“Chance favors the prepared mind.” – Louis Pasteur
Chances are, most people will believe that a writer is more likely to benefit from sudden good luck if s/he is ready for it. Perhaps not being ready for it means the chance won’t happen. Aside from that, if an editor appears and says, “If you have a great short story, I’ll publish it and pay you fairly for your work,” then it helps to have a great short story ready.
So, I suppose practicing one’s writing skills and being ready for “a lucky break” can be called success.
Nonetheless, as I think of this now, I remember a shouting match–via snail mail–I had with a widely a known writers magazine many years ago. The magazine purported to offer everything a prospective writer might need, from learning the craft to the techniques necessary for finding a magazine editor or a book publisher. They did a reasonable job of covering the basics of creating a salable work and understanding how and when to pitch it to the right place at the right time.
I had no argument with that. What bothered me were their “success stories,” published in every issue to show that their teaching could lead to a successful writing career. What started this shouting match was the fact every “success story” never showed the magazine’s “pitch” techniques working. In every so-called success, the writer labored away at their craft and didn’t get it published until an influential author, agent, editor, or publisher moved into the house next door, ultimately took a look at the prospective author’s work, and showed it to the powers that be, sidestepping the normal submissions process.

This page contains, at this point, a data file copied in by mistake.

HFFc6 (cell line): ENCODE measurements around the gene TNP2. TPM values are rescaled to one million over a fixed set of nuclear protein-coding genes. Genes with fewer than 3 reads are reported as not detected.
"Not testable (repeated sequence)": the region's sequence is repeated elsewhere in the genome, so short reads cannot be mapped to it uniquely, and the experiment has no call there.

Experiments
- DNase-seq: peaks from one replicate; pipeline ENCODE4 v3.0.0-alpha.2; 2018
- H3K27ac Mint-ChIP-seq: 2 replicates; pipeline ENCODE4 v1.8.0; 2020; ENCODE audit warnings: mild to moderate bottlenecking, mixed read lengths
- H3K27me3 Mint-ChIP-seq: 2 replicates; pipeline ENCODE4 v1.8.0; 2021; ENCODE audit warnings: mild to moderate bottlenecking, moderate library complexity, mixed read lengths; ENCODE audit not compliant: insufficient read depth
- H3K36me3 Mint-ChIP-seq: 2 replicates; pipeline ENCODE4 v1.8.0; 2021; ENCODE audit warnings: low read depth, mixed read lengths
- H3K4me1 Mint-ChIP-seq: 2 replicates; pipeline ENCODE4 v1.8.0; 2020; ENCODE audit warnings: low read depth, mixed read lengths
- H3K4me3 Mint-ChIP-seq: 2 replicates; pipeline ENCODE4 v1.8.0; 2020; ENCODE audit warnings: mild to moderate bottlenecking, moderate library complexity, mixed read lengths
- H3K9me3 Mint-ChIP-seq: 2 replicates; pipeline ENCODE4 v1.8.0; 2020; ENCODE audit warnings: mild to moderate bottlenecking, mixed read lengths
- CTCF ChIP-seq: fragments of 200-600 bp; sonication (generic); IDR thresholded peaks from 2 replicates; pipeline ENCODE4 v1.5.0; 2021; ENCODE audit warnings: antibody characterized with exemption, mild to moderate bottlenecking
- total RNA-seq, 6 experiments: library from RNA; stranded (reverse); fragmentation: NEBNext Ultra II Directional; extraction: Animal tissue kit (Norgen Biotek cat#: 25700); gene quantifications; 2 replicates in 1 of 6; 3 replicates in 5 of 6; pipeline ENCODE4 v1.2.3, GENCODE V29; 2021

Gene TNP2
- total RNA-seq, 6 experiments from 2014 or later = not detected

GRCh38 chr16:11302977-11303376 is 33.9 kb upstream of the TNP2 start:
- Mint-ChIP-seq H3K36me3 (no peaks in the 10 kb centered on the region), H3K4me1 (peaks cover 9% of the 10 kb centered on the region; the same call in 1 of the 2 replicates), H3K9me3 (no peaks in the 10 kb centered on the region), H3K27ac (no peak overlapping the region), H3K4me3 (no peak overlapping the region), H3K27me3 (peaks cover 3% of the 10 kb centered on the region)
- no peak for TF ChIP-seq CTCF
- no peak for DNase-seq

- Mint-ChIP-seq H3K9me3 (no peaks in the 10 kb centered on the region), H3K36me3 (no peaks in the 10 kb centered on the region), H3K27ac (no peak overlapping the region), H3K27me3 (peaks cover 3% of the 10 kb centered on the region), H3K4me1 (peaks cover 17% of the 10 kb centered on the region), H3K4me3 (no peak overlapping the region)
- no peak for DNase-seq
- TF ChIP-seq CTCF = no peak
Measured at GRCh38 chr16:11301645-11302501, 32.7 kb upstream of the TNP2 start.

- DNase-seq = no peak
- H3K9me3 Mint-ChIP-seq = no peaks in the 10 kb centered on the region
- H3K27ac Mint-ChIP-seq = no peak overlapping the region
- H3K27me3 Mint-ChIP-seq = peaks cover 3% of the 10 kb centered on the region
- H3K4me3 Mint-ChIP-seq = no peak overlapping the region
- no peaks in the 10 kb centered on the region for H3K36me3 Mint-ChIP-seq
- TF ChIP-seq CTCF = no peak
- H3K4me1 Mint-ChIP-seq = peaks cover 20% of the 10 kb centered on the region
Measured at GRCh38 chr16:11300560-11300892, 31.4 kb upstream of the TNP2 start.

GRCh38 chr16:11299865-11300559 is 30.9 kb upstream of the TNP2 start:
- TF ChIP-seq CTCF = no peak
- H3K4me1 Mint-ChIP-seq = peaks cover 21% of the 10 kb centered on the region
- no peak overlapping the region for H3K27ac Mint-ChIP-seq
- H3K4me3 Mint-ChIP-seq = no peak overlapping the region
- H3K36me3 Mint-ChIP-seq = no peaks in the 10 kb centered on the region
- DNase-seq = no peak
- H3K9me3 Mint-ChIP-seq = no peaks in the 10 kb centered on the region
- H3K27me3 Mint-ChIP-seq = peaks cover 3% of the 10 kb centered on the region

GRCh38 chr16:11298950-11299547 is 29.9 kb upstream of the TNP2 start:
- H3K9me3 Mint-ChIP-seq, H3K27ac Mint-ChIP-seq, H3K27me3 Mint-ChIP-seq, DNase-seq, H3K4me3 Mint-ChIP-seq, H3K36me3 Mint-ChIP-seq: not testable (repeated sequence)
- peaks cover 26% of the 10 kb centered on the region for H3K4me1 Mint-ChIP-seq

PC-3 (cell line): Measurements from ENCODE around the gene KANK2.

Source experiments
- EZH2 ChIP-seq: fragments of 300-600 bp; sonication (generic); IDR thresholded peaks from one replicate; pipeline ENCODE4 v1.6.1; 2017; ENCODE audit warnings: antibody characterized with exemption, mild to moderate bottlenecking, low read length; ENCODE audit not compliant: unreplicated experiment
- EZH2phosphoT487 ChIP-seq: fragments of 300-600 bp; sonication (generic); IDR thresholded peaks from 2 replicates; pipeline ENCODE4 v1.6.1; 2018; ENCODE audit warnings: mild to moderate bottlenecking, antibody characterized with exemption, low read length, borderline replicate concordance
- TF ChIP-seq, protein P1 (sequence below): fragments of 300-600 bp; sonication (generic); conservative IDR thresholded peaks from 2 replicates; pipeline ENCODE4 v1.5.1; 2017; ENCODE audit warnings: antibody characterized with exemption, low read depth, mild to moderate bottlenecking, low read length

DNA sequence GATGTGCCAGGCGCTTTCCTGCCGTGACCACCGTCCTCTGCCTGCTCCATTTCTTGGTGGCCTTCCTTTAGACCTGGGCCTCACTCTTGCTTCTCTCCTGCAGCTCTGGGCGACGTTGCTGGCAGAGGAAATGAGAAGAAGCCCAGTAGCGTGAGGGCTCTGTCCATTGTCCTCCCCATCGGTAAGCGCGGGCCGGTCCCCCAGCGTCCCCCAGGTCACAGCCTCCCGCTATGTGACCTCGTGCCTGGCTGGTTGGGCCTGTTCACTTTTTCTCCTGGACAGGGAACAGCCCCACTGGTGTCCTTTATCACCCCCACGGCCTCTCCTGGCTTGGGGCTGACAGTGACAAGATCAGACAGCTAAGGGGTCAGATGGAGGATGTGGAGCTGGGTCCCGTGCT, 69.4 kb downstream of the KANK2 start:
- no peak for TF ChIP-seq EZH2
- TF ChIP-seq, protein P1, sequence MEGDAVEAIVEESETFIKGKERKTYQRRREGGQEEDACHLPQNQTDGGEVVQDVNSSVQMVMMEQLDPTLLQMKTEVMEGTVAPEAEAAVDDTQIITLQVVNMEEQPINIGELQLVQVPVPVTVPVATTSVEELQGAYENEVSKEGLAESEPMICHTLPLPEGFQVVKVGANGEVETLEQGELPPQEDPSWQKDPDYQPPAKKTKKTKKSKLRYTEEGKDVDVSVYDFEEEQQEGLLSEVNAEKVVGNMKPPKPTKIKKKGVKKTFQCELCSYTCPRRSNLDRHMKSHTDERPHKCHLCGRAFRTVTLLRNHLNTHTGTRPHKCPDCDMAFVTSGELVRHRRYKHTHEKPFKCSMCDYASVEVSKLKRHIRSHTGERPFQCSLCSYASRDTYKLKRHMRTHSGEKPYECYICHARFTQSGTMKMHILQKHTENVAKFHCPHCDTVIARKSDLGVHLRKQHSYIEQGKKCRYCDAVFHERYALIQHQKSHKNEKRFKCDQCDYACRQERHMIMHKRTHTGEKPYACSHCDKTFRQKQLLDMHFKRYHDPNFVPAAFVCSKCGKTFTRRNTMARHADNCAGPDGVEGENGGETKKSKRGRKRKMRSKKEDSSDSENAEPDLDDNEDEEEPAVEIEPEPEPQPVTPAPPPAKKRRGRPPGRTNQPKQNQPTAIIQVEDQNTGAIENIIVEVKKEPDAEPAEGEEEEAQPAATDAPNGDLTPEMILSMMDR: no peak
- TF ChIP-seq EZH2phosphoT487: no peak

My argument was that since the magazine was teaching how to successfully write and how to successfully submit work on speculation or on assignment, that the appearance of a “god” next door didn’t equate with success. The magazine’s submission system included building a platform of acceptances from little magazines or regional magazines or the local newspaper, writing a proper query letter, crafting a synopsis for an agent/editor/publisher, and doing all this according to accepted standards. There was no “god” in the system.
They argued, like Pasteur, the “god” next door wouldn’t have been of much help if the writer weren’t ready. I stipulated that. But I also said the magazine was teaching the standard route to finding a publisher for the created work, and that did not include having Ernest Hemingway or Bennet Cerf moving into the vacant house next door. I said I wanted to read success stories that showed writers following the magazine’s advice from A to Z. They never showed that, so I canceled my subscription.
There’s a lot of luck going around in the publishing business. Yet, I think emerging writers need more to do than sit and wait for it to appear. They need to know how to write and how to find a publisher. Of course, if John Grisham moves in next door and offers to help, I see no reason to turn him down.
Publisher: Thomas-Jacob Publishing